"We build ramps, not bombs."

Can't wait to see it. Love the idea of teaching kids in Afghanistan that both boys and girls get to ride skateboards. They are also teaching the handicapped to skate.

deirdre: (Default)
Yesterday, I was not as lucky as some of my friends; I had to wait until today for FedEx to grace my office with its presence.

Interoffice mail at a large company is interesting; it can take a while. Hours, even. By 3 p.m., I had my phone, and that's when FedEx promised it, so it doesn't really matter that some of that time was spent trundling three buildings across campus.

The text is incredibly sharp. I feel like I got a new pair of glasses! I've attached two screenshots, but realize you're not seeing them actual size; they are much sharper than this because the pixels are smaller in real life.

deirdre: (Default)
So I recalibrated the weeks, then did a walk I'd measured. I was trying to take longer strides, so the sensor was off. I recalibrated it, but I must have mis-selected as I'd actually walked 1.15 miles but it recorded 1.14. :(

About that yesterday: I was simply slammed. Routine gyn appt early in the day I slept in for and was late, then work, then Rick and I went up to the Fillmore to see OK Go. By the time we got back, it was 1:30 a.m. (much much later than I expected given an 8 p.m. concert start time, but I wasn't expecting two backup bands). Stayed up until 3:30 a.m.

Got some writing done in the morning on Weds, but not as much as I'd hoped. So, all around it was a failure as a day except the concert was fabulous. The OK Go part was, anyway.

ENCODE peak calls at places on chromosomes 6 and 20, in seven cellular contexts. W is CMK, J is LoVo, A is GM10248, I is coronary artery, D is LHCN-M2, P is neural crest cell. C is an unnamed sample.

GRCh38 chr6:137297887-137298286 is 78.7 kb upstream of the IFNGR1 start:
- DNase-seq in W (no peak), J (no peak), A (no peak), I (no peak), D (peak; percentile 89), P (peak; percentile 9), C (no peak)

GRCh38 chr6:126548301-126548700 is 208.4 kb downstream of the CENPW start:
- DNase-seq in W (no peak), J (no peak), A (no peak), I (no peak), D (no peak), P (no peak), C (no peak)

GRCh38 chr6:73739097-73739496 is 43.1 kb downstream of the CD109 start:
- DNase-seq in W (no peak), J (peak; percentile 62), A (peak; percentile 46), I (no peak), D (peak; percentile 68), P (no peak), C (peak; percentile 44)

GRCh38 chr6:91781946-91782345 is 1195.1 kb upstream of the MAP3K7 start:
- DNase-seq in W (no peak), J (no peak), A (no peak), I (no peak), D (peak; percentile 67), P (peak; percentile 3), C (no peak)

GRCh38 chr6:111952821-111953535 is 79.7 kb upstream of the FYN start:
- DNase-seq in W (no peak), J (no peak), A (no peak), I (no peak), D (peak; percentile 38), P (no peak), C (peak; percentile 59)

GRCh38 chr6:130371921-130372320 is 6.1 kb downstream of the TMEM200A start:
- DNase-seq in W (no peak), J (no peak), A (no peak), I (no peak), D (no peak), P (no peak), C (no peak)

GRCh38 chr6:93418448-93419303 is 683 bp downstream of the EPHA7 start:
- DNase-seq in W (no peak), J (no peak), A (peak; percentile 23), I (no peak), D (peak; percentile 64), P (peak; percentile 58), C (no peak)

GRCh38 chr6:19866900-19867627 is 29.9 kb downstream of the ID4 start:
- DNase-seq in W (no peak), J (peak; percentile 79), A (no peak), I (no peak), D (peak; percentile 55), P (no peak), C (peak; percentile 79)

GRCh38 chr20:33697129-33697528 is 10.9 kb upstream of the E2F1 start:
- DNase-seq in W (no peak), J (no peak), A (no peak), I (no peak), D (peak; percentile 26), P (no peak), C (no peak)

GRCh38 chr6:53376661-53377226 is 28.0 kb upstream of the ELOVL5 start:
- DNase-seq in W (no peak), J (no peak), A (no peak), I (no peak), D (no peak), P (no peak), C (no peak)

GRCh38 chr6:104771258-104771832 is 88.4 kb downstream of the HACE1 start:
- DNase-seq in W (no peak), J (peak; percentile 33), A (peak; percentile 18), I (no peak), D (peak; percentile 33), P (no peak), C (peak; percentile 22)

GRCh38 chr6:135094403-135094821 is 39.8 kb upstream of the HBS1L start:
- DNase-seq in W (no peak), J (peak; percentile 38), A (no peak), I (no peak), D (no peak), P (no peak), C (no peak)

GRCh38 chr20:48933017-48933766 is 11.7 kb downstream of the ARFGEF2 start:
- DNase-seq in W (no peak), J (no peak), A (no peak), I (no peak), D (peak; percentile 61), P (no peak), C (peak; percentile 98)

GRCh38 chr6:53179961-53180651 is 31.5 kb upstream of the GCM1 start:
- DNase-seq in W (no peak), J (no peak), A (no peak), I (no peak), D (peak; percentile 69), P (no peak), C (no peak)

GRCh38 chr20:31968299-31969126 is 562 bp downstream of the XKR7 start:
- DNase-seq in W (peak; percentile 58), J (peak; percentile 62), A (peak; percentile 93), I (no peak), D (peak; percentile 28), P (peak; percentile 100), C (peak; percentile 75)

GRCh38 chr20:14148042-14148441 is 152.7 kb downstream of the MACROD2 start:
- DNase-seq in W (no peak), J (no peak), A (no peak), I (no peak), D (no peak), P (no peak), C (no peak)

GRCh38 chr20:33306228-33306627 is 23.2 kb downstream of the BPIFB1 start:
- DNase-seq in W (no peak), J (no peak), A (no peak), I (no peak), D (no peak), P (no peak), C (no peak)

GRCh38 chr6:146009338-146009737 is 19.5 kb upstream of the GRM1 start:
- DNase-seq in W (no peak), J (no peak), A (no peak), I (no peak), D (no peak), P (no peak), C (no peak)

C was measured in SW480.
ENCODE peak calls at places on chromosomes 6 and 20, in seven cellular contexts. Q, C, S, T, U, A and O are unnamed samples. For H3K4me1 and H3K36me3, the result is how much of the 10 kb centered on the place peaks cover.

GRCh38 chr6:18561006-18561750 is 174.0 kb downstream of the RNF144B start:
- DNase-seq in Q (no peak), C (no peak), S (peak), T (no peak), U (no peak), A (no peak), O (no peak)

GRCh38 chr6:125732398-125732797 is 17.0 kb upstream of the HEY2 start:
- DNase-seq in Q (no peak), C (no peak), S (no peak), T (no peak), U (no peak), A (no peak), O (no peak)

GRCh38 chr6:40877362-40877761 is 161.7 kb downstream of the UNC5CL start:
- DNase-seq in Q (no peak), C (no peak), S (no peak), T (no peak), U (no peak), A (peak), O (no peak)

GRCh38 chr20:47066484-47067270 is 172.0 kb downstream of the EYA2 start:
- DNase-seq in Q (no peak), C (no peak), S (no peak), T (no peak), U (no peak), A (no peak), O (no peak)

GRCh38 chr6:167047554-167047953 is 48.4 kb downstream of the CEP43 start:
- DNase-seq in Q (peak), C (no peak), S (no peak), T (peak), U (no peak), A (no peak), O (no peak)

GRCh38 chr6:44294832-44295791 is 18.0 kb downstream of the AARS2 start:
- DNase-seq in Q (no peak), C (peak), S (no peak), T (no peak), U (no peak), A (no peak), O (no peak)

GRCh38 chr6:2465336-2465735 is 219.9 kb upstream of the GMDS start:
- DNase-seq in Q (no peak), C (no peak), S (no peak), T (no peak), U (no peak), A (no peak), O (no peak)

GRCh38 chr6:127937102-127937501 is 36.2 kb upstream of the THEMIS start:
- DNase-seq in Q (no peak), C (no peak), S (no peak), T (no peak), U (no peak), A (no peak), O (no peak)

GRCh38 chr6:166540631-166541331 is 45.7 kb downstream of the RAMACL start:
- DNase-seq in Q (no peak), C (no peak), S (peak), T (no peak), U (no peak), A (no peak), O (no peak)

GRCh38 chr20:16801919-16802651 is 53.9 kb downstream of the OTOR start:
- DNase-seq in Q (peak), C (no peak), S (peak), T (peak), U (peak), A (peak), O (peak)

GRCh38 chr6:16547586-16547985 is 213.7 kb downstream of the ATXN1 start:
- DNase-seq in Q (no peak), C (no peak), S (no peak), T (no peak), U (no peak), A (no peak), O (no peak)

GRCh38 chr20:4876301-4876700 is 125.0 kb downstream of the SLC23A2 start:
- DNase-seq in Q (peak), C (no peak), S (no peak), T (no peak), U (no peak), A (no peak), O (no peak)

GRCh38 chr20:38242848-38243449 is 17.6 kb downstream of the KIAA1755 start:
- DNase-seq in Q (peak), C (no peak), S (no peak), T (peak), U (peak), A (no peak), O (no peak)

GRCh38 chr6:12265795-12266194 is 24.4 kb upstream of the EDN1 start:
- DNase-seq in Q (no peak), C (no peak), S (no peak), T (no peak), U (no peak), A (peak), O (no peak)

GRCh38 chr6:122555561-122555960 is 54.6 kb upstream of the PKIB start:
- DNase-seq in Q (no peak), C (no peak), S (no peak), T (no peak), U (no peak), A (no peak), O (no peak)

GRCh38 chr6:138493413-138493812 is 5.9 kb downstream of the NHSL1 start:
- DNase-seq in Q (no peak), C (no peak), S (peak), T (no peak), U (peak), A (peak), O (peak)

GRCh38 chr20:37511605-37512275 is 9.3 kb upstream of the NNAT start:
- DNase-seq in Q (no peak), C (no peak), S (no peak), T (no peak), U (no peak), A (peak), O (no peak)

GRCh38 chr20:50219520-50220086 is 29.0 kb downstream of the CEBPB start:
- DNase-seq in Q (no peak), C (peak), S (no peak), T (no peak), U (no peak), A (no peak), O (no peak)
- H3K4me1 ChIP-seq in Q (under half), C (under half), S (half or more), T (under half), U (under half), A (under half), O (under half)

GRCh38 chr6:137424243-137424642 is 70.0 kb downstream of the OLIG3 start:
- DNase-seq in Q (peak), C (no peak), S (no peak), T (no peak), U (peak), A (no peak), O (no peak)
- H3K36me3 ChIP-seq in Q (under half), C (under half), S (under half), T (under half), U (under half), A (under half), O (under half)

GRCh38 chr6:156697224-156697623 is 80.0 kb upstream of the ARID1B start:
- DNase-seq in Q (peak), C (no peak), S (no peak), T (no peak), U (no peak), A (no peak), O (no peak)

They have something cool I've never seen a band do before: at the end of their concert, you can buy an OK Go-logo flash drive with the concert on it, and you can buy them for about a month afterward. Cool idea.

I'll leave you with their set-opening song, Invincible.

OK Go - Invincible from OK Go on Vimeo.

Now, off to more writing....
deirdre: (Default)
FlashForward will be returning from its winter hiatus on Thursday, and I'd like to lobby any of you to see episodes you haven't already seen.

It's not often there's shows about physicists, even ones based on a novel. I've read the book and it's different, but in this case, it's different in a way that works on television.

If you don't have time to ramp up, I'd recommend two episodes, the first and the last before hiatus (No More Good Days, and A561984, respectively). The latter has some really great TV scenes.

Essentially, the entire planet blacked out for two minutes, seventeen seconds -- and people who were alive in that future saw their future.

Hilarity ensues.
deirdre: (Default)
The band OK Go, along with Syyn Labs, constructed this marvelous Rube Goldberg machine for their newest music video. Quite a challenge.

Love this band, bought this album too.